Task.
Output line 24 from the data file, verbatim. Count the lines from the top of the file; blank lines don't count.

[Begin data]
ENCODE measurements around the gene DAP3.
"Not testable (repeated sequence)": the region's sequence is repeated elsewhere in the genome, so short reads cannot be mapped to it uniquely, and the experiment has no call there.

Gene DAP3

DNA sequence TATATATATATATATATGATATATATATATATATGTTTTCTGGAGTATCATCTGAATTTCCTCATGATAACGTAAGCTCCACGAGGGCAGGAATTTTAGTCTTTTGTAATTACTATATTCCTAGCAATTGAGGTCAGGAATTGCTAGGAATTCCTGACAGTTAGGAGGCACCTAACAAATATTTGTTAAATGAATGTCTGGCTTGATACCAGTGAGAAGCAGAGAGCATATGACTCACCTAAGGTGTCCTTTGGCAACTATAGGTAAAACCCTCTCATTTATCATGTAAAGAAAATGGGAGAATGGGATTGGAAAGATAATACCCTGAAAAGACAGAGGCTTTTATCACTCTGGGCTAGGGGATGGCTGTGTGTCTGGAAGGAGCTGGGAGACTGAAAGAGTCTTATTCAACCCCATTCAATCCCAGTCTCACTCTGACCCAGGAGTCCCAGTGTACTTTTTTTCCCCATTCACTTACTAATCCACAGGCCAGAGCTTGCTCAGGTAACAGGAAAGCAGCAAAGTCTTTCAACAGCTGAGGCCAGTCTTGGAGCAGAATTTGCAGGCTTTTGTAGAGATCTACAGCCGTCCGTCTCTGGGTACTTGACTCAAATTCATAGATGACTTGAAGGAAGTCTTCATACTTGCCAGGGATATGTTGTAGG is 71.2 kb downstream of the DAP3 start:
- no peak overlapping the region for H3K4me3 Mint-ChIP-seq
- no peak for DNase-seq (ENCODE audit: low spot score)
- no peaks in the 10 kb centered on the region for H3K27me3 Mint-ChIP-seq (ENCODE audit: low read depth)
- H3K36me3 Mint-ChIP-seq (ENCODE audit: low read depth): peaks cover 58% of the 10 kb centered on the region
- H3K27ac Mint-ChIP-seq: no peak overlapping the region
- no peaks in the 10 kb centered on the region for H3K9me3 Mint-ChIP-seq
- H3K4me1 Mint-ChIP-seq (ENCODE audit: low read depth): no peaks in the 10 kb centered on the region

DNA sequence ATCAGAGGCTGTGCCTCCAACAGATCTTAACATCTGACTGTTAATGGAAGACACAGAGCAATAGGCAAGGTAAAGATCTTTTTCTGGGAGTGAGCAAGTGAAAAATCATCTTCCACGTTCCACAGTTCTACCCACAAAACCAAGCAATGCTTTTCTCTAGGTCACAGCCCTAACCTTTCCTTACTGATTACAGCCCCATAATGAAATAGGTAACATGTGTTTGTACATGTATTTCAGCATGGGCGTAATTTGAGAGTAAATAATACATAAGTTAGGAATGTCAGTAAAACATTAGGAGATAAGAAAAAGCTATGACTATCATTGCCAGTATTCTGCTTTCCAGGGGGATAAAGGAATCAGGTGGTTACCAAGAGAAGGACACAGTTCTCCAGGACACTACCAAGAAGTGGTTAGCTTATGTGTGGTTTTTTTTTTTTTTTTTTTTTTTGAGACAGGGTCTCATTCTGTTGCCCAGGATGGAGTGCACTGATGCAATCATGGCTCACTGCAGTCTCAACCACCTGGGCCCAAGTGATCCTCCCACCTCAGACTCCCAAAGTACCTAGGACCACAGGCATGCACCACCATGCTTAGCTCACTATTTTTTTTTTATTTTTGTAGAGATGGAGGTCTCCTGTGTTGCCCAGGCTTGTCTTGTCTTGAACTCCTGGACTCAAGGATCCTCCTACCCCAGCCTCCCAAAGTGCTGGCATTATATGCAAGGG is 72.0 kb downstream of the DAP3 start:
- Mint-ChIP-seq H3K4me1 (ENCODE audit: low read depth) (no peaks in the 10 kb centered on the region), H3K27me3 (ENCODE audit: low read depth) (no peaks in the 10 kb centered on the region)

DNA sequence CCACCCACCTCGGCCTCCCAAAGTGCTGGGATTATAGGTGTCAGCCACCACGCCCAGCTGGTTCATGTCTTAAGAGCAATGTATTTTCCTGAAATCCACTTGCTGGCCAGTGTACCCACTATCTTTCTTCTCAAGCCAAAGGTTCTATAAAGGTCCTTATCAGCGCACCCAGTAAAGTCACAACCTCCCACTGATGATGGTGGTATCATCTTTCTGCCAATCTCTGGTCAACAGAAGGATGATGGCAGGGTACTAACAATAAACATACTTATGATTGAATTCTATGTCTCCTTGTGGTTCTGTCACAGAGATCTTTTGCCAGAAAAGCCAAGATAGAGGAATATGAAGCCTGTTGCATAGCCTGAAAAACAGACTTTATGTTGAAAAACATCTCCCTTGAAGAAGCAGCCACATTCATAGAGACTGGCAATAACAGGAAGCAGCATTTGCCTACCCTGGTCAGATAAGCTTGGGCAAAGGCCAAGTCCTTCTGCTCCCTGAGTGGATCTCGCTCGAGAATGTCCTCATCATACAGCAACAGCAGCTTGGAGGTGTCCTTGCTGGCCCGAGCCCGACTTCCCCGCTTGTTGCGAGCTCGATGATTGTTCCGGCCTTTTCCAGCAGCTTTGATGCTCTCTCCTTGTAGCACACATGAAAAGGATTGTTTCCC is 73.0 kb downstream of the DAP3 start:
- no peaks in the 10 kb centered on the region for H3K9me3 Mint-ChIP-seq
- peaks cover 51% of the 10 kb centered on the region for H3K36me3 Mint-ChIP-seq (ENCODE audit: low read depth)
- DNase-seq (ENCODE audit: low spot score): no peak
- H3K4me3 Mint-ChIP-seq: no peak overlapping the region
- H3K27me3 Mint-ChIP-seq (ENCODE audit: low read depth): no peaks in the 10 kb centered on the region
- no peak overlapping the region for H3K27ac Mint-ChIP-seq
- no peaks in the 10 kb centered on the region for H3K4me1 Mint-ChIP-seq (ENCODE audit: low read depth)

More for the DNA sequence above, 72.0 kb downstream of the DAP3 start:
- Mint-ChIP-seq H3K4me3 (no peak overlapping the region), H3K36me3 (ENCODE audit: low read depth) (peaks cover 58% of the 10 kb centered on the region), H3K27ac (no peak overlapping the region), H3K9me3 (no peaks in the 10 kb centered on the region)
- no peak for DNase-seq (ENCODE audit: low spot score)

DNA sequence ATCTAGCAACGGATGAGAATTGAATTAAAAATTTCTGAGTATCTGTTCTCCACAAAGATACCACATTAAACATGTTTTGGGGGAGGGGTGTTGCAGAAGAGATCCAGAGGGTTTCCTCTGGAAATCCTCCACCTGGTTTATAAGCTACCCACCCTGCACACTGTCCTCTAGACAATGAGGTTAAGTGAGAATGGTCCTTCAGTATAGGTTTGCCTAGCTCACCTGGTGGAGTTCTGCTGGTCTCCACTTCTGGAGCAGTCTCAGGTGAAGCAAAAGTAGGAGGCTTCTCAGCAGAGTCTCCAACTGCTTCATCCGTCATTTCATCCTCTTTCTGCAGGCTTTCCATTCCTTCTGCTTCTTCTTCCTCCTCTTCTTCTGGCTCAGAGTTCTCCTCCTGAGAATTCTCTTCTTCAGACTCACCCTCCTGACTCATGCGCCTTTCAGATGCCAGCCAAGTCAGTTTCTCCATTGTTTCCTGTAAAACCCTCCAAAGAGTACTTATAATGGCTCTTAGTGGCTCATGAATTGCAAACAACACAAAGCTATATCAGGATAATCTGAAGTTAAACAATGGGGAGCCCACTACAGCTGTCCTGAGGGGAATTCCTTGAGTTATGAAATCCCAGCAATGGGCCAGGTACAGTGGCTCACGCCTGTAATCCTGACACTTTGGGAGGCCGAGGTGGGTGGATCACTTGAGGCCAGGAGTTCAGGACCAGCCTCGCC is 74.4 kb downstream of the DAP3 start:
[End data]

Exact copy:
- no peak for DNase-seq (ENCODE audit: low spot score)